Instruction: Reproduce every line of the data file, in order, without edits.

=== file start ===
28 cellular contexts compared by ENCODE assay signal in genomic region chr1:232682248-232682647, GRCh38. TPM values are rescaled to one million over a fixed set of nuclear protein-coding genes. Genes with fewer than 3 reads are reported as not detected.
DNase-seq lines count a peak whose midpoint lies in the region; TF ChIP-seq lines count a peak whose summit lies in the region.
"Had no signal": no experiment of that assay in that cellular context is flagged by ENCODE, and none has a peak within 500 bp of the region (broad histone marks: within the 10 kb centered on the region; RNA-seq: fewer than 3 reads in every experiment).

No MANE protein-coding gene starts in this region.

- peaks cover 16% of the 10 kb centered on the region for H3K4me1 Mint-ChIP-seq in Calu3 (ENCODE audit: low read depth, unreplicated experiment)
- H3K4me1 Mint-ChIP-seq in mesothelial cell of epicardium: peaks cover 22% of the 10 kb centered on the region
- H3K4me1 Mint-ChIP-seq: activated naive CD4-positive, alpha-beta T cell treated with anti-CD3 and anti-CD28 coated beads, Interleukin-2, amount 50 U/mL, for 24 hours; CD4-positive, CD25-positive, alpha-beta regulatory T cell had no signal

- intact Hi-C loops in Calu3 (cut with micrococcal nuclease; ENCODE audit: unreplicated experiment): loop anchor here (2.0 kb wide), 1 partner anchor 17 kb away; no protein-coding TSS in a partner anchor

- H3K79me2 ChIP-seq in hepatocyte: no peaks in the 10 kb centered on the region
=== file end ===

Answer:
28 cellular contexts compared by ENCODE assay signal in genomic region chr1:232682248-232682647, GRCh38. TPM values are rescaled to one million over a fixed set of nuclear protein-coding genes. Genes with fewer than 3 reads are reported as not detected.
DNase-seq lines count a peak whose midpoint lies in the region; TF ChIP-seq lines count a peak whose summit lies in the region.
"Had no signal": no experiment of that assay in that cellular context is flagged by ENCODE, and none has a peak within 500 bp of the region (broad histone marks: within the 10 kb centered on the region; RNA-seq: fewer than 3 reads in every experiment).

No MANE protein-coding gene starts in this region.

- peaks cover 16% of the 10 kb centered on the region for H3K4me1 Mint-ChIP-seq in Calu3 (ENCODE audit: low read depth, unreplicated experiment)
- H3K4me1 Mint-ChIP-seq in mesothelial cell of epicardium: peaks cover 22% of the 10 kb centered on the region
- H3K4me1 Mint-ChIP-seq: activated naive CD4-positive, alpha-beta T cell treated with anti-CD3 and anti-CD28 coated beads, Interleukin-2, amount 50 U/mL, for 24 hours; CD4-positive, CD25-positive, alpha-beta regulatory T cell had no signal

- intact Hi-C loops in Calu3 (cut with micrococcal nuclease; ENCODE audit: unreplicated experiment): loop anchor here (2.0 kb wide), 1 partner anchor 17 kb away; no protein-coding TSS in a partner anchor

- H3K79me2 ChIP-seq in hepatocyte: no peaks in the 10 kb centered on the region